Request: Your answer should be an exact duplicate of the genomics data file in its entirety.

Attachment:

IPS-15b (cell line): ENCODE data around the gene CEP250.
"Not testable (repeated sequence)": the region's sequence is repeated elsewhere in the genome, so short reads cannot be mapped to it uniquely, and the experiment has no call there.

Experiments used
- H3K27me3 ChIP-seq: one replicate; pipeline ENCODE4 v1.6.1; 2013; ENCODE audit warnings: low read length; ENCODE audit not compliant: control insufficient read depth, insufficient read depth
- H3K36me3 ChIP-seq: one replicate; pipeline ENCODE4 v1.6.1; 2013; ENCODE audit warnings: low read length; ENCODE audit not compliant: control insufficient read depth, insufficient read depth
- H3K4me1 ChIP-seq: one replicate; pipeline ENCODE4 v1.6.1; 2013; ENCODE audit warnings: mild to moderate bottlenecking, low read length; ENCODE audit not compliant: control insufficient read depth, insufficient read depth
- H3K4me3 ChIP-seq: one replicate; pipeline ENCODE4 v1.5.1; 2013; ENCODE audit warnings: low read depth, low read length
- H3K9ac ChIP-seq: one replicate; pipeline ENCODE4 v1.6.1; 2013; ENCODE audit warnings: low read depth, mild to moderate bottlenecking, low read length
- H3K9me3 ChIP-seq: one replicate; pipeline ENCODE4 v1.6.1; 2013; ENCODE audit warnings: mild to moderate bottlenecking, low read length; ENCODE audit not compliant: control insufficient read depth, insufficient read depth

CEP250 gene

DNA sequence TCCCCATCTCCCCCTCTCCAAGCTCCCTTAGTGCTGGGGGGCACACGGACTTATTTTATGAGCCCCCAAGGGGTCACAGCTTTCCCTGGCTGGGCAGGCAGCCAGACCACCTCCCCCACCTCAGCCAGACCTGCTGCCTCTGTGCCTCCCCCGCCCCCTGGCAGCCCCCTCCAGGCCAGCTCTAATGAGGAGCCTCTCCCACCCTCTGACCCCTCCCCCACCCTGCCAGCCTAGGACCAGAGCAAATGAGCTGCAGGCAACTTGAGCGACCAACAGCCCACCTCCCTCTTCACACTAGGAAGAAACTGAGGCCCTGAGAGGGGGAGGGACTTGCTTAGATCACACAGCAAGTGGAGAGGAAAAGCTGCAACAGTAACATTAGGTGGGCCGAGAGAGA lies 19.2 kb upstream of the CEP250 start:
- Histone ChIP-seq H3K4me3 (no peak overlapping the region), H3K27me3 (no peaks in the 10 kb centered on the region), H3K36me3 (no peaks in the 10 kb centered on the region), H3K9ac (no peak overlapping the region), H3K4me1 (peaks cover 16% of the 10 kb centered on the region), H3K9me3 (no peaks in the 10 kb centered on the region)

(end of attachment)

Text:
IPS-15b (cell line): ENCODE data around the gene CEP250.
"Not testable (repeated sequence)": the region's sequence is repeated elsewhere in the genome, so short reads cannot be mapped to it uniquely, and the experiment has no call there.

Experiments used
- H3K27me3 ChIP-seq: one replicate; pipeline ENCODE4 v1.6.1; 2013; ENCODE audit warnings: low read length; ENCODE audit not compliant: control insufficient read depth, insufficient read depth
- H3K36me3 ChIP-seq: one replicate; pipeline ENCODE4 v1.6.1; 2013; ENCODE audit warnings: low read length; ENCODE audit not compliant: control insufficient read depth, insufficient read depth
- H3K4me1 ChIP-seq: one replicate; pipeline ENCODE4 v1.6.1; 2013; ENCODE audit warnings: mild to moderate bottlenecking, low read length; ENCODE audit not compliant: control insufficient read depth, insufficient read depth
- H3K4me3 ChIP-seq: one replicate; pipeline ENCODE4 v1.5.1; 2013; ENCODE audit warnings: low read depth, low read length
- H3K9ac ChIP-seq: one replicate; pipeline ENCODE4 v1.6.1; 2013; ENCODE audit warnings: low read depth, mild to moderate bottlenecking, low read length
- H3K9me3 ChIP-seq: one replicate; pipeline ENCODE4 v1.6.1; 2013; ENCODE audit warnings: mild to moderate bottlenecking, low read length; ENCODE audit not compliant: control insufficient read depth, insufficient read depth

CEP250 gene

DNA sequence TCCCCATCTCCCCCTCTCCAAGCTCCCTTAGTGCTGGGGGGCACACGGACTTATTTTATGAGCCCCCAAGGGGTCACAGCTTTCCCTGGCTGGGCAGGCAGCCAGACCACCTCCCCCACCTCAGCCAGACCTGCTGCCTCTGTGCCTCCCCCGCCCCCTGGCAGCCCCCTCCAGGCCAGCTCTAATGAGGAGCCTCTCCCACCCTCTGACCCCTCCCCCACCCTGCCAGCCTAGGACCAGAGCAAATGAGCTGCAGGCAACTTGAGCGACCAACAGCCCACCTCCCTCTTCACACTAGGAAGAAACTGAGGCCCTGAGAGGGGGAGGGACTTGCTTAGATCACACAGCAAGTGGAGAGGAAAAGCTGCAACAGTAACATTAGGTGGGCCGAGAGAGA lies 19.2 kb upstream of the CEP250 start:
- Histone ChIP-seq H3K4me3 (no peak overlapping the region), H3K27me3 (no peaks in the 10 kb centered on the region), H3K36me3 (no peaks in the 10 kb centered on the region), H3K9ac (no peak overlapping the region), H3K4me1 (peaks cover 16% of the 10 kb centered on the region), H3K9me3 (no peaks in the 10 kb centered on the region)